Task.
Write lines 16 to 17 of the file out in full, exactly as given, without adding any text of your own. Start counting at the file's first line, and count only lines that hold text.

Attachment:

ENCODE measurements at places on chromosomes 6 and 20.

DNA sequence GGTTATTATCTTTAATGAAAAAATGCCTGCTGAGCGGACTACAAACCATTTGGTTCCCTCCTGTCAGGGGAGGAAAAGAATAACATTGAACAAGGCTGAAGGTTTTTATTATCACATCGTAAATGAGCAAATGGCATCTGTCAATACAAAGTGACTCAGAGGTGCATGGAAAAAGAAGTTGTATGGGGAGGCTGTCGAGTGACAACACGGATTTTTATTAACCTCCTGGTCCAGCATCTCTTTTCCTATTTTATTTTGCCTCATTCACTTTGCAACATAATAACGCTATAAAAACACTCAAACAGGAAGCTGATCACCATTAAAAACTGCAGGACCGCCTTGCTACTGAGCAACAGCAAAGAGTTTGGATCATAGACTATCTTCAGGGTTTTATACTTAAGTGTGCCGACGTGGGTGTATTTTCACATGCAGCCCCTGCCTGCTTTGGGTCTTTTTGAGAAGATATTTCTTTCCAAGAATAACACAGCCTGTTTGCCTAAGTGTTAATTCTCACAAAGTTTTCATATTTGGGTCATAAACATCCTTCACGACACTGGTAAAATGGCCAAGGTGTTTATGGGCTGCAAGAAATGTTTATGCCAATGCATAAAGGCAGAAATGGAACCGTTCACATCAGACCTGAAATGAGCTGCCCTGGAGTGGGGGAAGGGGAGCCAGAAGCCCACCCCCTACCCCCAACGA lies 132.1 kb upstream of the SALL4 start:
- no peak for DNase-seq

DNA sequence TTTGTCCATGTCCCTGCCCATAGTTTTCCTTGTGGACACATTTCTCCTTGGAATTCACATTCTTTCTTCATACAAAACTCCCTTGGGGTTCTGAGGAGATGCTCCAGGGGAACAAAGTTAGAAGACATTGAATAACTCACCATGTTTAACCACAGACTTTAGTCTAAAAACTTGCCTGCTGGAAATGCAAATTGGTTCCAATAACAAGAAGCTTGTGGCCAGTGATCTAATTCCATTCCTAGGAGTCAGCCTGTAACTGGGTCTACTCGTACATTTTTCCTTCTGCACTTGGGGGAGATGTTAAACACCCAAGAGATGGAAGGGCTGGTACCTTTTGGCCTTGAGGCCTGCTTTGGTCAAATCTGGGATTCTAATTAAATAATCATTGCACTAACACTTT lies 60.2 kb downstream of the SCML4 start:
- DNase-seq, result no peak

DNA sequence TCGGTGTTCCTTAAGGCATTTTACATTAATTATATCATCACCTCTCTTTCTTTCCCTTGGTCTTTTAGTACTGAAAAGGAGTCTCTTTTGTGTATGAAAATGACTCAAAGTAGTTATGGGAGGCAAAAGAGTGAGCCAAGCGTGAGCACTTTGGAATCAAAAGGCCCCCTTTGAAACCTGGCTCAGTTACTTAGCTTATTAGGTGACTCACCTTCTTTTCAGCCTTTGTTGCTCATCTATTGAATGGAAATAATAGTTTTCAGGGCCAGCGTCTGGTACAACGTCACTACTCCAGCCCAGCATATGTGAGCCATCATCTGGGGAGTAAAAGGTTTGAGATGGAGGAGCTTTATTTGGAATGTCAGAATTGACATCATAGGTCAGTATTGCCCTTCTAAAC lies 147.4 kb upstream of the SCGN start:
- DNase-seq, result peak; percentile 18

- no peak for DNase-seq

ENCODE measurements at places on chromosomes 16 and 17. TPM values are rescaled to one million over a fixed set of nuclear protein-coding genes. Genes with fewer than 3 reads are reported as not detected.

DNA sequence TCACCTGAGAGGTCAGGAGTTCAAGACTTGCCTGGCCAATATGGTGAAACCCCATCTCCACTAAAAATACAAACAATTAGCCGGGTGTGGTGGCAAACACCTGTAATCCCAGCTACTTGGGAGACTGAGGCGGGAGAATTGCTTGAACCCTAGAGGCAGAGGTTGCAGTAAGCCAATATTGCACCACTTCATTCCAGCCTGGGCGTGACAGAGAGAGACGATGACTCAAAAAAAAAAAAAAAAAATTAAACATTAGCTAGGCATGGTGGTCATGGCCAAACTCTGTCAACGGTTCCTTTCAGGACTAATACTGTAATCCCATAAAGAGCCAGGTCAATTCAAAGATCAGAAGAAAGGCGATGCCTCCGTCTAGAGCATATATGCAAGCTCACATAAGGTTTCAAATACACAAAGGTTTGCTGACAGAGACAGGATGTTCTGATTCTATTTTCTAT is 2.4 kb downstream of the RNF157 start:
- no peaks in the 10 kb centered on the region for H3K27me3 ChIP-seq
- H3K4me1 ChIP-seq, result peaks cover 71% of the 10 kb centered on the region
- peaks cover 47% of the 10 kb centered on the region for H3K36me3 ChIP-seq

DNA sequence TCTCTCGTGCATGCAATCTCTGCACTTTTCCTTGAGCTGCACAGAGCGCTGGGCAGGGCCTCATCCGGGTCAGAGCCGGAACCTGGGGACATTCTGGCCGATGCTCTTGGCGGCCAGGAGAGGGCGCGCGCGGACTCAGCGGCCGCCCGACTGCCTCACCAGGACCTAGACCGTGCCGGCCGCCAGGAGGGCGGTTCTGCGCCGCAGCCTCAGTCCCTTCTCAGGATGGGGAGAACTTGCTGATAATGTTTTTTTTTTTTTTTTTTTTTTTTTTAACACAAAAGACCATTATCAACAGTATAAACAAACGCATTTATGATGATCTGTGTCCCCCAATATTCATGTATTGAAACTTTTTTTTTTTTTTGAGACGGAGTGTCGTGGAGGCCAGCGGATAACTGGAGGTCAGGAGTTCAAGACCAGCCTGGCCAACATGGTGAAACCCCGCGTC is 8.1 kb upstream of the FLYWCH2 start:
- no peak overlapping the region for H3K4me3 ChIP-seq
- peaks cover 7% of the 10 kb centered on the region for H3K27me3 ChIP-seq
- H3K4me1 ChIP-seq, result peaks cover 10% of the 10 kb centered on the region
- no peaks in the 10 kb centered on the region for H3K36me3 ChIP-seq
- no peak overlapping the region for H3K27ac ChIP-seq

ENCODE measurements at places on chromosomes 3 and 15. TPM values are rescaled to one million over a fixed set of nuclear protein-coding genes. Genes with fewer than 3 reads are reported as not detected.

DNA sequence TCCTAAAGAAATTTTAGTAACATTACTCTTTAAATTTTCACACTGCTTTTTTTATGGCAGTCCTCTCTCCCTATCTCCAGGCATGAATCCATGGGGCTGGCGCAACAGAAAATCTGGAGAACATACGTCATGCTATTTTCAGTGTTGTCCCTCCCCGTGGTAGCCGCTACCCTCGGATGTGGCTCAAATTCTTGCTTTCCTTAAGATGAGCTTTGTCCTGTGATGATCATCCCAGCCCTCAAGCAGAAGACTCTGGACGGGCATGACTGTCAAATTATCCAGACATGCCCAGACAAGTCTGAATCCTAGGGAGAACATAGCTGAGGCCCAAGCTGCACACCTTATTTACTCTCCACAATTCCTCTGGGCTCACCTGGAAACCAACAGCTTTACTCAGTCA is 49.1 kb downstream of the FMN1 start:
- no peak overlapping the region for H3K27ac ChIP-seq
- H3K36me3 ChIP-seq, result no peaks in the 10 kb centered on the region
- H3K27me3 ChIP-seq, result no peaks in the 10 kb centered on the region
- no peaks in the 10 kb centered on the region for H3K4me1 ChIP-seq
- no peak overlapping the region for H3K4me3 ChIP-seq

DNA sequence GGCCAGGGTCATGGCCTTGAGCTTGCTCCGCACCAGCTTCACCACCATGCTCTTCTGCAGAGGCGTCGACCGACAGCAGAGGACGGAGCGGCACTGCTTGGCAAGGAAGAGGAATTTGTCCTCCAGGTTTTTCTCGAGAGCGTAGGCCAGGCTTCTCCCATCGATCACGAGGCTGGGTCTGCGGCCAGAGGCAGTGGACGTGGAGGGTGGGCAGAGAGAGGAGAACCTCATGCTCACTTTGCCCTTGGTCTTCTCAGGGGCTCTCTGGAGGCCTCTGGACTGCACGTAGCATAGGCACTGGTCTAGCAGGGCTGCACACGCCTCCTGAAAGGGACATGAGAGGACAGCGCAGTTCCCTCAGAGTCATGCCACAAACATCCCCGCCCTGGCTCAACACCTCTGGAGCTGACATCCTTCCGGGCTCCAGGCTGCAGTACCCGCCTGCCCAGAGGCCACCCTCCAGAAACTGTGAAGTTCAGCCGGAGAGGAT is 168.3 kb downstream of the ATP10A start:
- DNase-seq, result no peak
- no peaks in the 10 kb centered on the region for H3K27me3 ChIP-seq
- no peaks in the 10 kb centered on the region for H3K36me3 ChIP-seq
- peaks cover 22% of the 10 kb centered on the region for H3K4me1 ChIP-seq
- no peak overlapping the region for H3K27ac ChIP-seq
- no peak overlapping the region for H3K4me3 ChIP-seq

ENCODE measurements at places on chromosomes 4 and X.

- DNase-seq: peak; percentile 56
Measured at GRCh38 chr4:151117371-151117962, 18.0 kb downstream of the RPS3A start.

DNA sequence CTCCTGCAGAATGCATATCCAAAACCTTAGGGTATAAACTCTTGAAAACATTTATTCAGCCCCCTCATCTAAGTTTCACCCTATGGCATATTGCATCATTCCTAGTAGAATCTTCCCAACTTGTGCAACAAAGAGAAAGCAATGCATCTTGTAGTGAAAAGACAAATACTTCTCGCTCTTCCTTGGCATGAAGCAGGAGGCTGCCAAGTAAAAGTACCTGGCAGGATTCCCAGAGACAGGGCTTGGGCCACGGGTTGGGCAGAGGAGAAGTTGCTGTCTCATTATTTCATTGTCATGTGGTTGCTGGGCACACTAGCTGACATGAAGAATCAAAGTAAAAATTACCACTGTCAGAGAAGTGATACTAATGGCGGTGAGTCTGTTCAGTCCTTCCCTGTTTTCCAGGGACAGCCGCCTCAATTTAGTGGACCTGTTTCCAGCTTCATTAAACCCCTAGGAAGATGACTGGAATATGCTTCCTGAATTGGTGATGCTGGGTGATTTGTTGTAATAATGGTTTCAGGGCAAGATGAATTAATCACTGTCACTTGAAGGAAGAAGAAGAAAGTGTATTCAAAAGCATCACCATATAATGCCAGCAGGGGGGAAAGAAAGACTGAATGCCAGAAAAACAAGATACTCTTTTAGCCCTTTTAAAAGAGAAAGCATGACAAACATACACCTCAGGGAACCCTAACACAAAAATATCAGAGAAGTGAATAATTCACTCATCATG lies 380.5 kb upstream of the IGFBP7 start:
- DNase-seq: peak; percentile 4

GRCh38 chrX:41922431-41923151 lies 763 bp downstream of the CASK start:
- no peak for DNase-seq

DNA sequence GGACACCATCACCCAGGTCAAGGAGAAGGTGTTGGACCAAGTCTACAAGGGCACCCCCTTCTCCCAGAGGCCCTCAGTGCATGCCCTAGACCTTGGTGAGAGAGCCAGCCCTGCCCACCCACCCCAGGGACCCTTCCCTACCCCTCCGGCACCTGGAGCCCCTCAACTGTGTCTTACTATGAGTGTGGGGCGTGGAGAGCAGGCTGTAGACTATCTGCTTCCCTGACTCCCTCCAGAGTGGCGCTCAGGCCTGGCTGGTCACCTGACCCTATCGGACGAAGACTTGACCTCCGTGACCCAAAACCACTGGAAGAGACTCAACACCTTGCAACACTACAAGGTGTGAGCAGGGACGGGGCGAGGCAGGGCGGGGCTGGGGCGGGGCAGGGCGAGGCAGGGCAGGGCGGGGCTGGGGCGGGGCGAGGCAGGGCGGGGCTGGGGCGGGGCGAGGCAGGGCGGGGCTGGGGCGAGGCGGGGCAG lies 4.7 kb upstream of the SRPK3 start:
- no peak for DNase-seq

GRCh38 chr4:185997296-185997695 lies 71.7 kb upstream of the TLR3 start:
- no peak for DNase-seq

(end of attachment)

- peaks cover 7% of the 10 kb centered on the region for H3K27me3 ChIP-seq
- H3K4me1 ChIP-seq, result peaks cover 10% of the 10 kb centered on the region